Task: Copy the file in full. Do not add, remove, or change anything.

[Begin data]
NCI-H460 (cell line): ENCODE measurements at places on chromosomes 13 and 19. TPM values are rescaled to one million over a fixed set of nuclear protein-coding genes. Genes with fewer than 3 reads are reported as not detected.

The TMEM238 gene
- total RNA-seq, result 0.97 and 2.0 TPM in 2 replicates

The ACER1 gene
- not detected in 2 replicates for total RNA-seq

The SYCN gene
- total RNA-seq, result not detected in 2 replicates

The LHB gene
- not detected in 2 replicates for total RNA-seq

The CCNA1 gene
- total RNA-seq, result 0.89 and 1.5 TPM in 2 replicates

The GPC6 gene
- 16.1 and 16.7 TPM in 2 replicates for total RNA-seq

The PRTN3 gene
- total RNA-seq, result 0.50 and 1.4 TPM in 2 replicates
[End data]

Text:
NCI-H460 (cell line): ENCODE measurements at places on chromosomes 13 and 19. TPM values are rescaled to one million over a fixed set of nuclear protein-coding genes. Genes with fewer than 3 reads are reported as not detected.

The TMEM238 gene
- total RNA-seq, result 0.97 and 2.0 TPM in 2 replicates

The ACER1 gene
- not detected in 2 replicates for total RNA-seq

The SYCN gene
- total RNA-seq, result not detected in 2 replicates

The LHB gene
- not detected in 2 replicates for total RNA-seq

The CCNA1 gene
- total RNA-seq, result 0.89 and 1.5 TPM in 2 replicates

The GPC6 gene
- 16.1 and 16.7 TPM in 2 replicates for total RNA-seq

The PRTN3 gene
- total RNA-seq, result 0.50 and 1.4 TPM in 2 replicates